LIBYAN OWNED COMPANIES FACE UNCERTAIN FUTURE
Concerns are growing amongst management and staff of Libyan owned companies like LAICO Hotels and Uganda Telecom about their future and their biggest shareholder’s ability to inject further capital into the companies for expansion, modernization and system upgrades.
LAICO Hotels for instance owns the Lake Victoria Hotel in Entebbe, but also the prestigious Grand Regency Hotel in Nairobi, which is located along the Uhuru Highway and was in the negative headlines for weeks at end when it was ‘sold’ at an alleged throw away price to Gadaffi’s Libya in turn for a range of ‘considerations’. Another major hotel in the region is their Umumbano Hotel in Kigali.
All these properties, while formally owned by LAICO Hotels, were always presented to the public, and many of the staff support this notion, as ‘Gadaffi’s properties’ and the current standing of this ‘owner’ – considering all the global sanctions, frozen bank accounts and even asset freezes – are making staff sentiments run riot, with rumours abound over the future of these hotels.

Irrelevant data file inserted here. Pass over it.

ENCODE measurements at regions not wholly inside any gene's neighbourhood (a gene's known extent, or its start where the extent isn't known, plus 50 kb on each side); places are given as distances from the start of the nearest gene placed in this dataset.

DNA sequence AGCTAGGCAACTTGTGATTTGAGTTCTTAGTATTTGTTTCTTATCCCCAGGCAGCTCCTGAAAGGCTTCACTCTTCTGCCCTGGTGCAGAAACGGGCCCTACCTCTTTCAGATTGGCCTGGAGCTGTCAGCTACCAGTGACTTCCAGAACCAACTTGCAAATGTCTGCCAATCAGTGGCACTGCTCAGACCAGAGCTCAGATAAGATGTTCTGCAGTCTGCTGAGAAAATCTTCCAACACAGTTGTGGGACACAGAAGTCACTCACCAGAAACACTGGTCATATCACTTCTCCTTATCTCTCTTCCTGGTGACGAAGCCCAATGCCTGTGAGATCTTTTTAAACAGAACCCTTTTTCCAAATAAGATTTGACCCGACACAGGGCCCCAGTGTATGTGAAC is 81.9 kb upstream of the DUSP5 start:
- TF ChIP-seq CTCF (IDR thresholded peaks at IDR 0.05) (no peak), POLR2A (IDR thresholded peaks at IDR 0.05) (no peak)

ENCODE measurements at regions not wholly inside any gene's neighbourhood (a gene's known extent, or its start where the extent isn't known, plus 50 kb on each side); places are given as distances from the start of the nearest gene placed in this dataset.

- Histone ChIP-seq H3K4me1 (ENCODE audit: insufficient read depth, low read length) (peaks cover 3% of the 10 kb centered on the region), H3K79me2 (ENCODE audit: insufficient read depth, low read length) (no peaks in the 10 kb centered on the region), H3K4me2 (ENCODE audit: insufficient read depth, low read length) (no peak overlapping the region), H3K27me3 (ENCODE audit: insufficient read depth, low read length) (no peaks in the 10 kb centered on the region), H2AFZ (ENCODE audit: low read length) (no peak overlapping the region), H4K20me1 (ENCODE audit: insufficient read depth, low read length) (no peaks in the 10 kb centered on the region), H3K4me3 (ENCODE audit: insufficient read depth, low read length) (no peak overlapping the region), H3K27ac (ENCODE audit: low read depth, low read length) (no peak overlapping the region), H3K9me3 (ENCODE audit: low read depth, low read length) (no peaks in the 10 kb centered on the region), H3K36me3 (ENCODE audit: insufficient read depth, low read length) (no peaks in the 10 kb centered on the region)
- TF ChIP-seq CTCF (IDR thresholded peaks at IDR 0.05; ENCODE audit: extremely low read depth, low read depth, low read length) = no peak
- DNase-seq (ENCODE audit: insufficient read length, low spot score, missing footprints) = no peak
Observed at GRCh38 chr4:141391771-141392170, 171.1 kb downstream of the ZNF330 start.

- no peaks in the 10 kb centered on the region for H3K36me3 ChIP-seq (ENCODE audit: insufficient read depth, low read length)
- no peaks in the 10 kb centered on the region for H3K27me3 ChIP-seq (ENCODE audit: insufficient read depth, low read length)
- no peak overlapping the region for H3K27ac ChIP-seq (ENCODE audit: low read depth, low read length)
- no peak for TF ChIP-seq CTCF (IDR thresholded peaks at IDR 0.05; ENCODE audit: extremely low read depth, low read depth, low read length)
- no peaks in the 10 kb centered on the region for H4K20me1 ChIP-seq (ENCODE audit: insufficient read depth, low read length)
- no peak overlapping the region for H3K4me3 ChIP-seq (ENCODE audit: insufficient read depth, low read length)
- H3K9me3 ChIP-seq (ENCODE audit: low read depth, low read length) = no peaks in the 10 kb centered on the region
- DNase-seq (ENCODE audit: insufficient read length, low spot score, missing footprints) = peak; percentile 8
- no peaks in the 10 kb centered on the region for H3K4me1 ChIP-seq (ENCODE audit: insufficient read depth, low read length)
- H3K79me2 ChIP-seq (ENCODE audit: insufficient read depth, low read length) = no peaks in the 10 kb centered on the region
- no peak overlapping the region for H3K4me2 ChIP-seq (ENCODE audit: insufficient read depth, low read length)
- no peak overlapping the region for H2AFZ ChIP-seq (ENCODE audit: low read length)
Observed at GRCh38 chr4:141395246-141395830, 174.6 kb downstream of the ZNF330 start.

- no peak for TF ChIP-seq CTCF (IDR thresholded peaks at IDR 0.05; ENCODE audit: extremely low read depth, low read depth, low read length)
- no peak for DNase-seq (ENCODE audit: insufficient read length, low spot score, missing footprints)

It is understood that operations have at this stage not been affected, but should the global freeze of Gadaffi controlled companies be extended to include these hotels, it could have a series of rather negative consequences, both in the legal sense as well as for the financial side of the companies.
It is no wonder therefore that management and staff of these companies are monitoring the developments in Libya therefore with growing concern, wondering how safe their own, especially senior positions are, if their salaries are being paid at the end of the month and the months to come and who will be ‘in charge’ in the future as at least some board member positions are held by Gadaffi cronies who may find themselves being embargoed too as much of the dictators inner circle now has their assets frozen abroad and travel bans imposed on them.
Libya, or should one say Gadaffi, has become a major investor in East Africa over recent years, where ‘opportunities’ were snapped up regularly, often without competitive bidding more as a political favour – something which most likely is now no longer the case and more and more of his ‘friends’ are turning their back on him, just as they would when the proverbial tycoon goes broke.
It is understood that the UN is putting a panel together to oversee the freeze of assets, of bank accounts operated by Gadaffi’s family and cronies and whom to extend travel bans to, making it a period of anxiety for all those working for such companies, in Africa and around the world, until the positions of such firms have been clarified by a sanction committee.
Watch this space as the latest saga involving Libya unfolds.